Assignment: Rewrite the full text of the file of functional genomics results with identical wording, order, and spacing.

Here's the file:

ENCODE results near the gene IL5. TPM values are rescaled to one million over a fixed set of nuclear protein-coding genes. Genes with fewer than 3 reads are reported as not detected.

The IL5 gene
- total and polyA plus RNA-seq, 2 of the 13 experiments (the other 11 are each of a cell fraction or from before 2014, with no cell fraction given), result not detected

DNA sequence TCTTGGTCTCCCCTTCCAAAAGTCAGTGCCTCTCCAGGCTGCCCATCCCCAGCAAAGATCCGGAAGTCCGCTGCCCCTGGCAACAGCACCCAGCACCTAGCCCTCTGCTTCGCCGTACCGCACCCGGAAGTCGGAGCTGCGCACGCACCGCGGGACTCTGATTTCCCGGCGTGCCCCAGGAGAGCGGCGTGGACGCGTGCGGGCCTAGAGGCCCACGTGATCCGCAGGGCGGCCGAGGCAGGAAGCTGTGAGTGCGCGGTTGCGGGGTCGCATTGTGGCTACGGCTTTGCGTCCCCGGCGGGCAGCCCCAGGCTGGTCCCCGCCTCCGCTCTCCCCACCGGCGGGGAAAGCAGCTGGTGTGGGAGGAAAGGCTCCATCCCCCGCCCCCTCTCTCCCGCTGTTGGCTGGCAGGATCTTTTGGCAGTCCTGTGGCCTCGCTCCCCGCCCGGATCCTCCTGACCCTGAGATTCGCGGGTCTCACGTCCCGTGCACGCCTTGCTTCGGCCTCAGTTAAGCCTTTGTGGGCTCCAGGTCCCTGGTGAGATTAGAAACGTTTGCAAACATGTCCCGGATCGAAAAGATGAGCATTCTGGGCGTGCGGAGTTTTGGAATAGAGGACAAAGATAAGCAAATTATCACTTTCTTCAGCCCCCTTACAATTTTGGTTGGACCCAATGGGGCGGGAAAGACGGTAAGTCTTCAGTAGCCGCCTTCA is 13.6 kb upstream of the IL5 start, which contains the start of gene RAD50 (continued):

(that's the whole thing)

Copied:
ENCODE results near the gene IL5. TPM values are rescaled to one million over a fixed set of nuclear protein-coding genes. Genes with fewer than 3 reads are reported as not detected.

The IL5 gene
- total and polyA plus RNA-seq, 2 of the 13 experiments (the other 11 are each of a cell fraction or from before 2014, with no cell fraction given), result not detected

DNA sequence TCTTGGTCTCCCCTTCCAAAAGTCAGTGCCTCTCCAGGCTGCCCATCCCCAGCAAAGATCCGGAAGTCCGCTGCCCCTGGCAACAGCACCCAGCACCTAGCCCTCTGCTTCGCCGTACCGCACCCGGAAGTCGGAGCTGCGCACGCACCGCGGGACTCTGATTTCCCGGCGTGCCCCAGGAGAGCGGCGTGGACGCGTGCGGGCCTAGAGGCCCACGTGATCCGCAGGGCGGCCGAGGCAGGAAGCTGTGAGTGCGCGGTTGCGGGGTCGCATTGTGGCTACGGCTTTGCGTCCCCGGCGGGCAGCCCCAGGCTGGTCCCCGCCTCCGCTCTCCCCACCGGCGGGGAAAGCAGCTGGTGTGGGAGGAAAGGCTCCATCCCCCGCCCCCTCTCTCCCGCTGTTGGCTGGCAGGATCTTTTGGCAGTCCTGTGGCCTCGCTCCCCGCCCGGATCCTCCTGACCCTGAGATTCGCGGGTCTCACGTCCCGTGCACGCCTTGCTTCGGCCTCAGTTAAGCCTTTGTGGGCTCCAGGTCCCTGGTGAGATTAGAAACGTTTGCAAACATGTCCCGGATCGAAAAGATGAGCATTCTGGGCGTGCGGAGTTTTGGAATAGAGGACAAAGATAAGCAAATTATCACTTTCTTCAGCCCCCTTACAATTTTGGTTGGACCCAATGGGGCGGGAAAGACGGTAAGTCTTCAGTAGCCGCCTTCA is 13.6 kb upstream of the IL5 start, which contains the start of gene RAD50 (continued):